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Starbuck's Will Soon Deliver in Seattle.
When I first saw the headline, I honestly thought there must be some kind of mistake. Starbuck's will be delivering coffee in 2015. Of course, it's a pilot program starting here in my beloved city of Seattle. This just feels wrong. So I came up with some reasons why it bothered me so much.
Delivery? Say It Isn't So
It's Not Like We Need The Exercise
This is so great! Another excuse to stay indoors and not exercise! It's not like Americans need it anyway.
According to the Food Research and Action Center, a stunning two-thirds of Americans are overweight or obese. We live in country that encourages indulgence, over-eating and a lifestyle that consists of laptops and devices with no need to get out of our chair except when nature calls.
So it only make sense that Starbucks would contribute to more inactivity. Not to mention bringing us sugary drinks, pastries, cookies and brownies brimming with calories, right to the office!
Sugary Goodies Come Right To You!
Spend More Money
Of course, this is why Howard Schultz is doing it. Why not squeeze even more coffee dollars out of us? He is a smart guy and a savvy businessman.
Business Insider says, the privledge of getting Starbuck's delivered right to you will set you back quite a bit. It could cost as much as $10.00 once you add in delivery fees and tips.
As it stands now, Starbucks is planning to use a third party delivery service called Postmates. Postmates charge a $5.00 delivery fee when delivering within a one mile radius. That is one pricey latte.
Just imagine what it will cost once you throw in a bagel and a muffin.
The company is also said to be working on a delivery model where the barista will deliver the drink. I can't imagine they will do that for under five bucks. The barista model is being launched in NYC for employees at the Empire State Building. (Have to wonder if that has anything to do with "Sleepless in Seattle" since the final scene took place on the top of the ESB.) The Postmates model is the one they will be using in Seattle.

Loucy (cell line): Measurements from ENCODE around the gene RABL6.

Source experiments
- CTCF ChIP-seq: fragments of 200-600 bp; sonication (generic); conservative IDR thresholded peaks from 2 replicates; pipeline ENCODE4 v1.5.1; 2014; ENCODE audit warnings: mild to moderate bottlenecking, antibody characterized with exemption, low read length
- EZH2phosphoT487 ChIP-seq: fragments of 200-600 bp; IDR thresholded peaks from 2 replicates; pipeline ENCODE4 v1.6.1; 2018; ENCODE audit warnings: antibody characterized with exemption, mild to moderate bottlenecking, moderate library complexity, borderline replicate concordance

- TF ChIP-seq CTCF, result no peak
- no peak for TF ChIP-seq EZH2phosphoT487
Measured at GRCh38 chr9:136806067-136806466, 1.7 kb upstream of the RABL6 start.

Don't you think we are spending enough on our coffee habit as it is? Last year, according to USA Today, Americans spent an AVERAGE of $1,100 a year on coffee. Many people I know spend much more and don't go a day without a latte.
And yet the average American has not saved for retirement. Wow.
Friendly Barista Delivery
Give Even More People The Taste For Lousy, over-sugared Coffee
The biggest problem I personally have with Starbucks is that it's overpriced and not very good. I know a lot of people will disagree with me on this and that's okay. But if you talk to anyone who appreciates reallly good coffee, I believe they'll describe it like I do--often burnt and not made properly.
In fact, the difference between Starbuck's Lattes and ones at a really good coffee shop made lovingly, one at a time, is a lot like the difference between eating a McDonalds burger VS a grass fed burger at a Zagat rated burger joint.
At least at McDonalds you get what you pay for. Truth is, I can walk into most coffee shops in downtown Seattle, get a superior latte and pay less. (Or I can make it at home like I usually do!)
Will Coffee Delivery Become This Common?
Why Not Reinvest in Training Barista's?
One of the biggest problems with the quality of the Starbuck's beverage is that most barista's have not been trained properly.
Whenever I order a latte at Starbuck's I have to say "extra foam" or I will get none at all. It's so annoying considering the definition of a latte is "An espresso drink that consists of espresso, steamed milk, and foam." This is so basic--so why the problem?
It's because Starbuck's would rather focus on the "fast" than on the quality. It's like getting warm milk thrown in over burnt espresso. Yet the American public (in particular) seems to love it.
France Got it Right
I was in Paris in 2006 and there were no Starbucks. I loved how nobody walked around with paper cups that would end up in a landfill. Instead, you ordered your drink in a cafe, where they served some of the best espresso on earth.
I know a few have popped up in France since then, but according to a New York Times article, "After eight years spent setting up 63 French Starbucks stores, the company has never turned a profit in France." They point out also in the article that the reason is Parisans have a much more "distinguishing palate" when it comes to espresso. In other words, they know good espresso from bad.
If Starbuck's Was This Good, I'd Get it Delivered
My daughter insists I play devil's advocate on this hub because she sees the good in Starbuck's delivery. Like less wasted office time making coffee runs and more productivity.
Okay--I see her point. But isn't that what office coffeemakers are for? Why not just invest in good beans or get a french press for your desk. Seems you'd save a lot of money on mediocre coffee that way. But that's just me I guess.